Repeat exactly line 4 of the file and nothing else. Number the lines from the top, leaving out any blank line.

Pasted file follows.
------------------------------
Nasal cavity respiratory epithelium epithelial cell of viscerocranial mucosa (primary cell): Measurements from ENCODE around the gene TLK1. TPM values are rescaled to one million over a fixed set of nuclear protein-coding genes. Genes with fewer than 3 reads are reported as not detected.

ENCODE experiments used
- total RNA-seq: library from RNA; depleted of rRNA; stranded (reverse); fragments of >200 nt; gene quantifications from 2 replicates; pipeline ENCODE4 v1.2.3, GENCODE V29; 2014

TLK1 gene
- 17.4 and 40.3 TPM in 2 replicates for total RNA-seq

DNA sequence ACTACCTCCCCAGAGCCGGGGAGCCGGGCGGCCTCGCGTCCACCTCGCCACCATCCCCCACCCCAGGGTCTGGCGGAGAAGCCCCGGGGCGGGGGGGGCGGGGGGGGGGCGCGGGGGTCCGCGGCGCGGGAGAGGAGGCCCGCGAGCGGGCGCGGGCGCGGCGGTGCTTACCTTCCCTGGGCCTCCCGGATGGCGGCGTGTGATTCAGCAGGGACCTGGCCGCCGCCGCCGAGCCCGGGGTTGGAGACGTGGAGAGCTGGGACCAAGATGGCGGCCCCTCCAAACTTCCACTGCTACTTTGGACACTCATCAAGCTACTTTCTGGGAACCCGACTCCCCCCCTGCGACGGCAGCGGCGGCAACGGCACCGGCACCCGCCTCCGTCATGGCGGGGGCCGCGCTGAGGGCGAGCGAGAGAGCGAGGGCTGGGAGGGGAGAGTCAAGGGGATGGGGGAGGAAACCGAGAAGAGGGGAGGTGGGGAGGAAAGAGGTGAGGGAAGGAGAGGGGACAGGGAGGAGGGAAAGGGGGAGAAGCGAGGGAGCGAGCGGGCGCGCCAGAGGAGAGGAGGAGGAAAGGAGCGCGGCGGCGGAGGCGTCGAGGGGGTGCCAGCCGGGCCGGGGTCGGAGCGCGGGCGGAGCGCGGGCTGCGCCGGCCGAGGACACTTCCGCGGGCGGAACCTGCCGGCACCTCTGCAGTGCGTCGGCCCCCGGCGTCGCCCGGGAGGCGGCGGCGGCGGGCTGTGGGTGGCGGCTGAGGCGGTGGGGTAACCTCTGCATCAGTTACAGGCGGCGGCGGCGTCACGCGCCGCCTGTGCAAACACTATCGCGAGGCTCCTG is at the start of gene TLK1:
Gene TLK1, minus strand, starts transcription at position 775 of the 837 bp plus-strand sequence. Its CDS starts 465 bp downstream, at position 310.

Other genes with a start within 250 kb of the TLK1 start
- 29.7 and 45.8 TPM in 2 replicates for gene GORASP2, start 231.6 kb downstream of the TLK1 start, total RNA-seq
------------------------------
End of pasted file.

TLK1 gene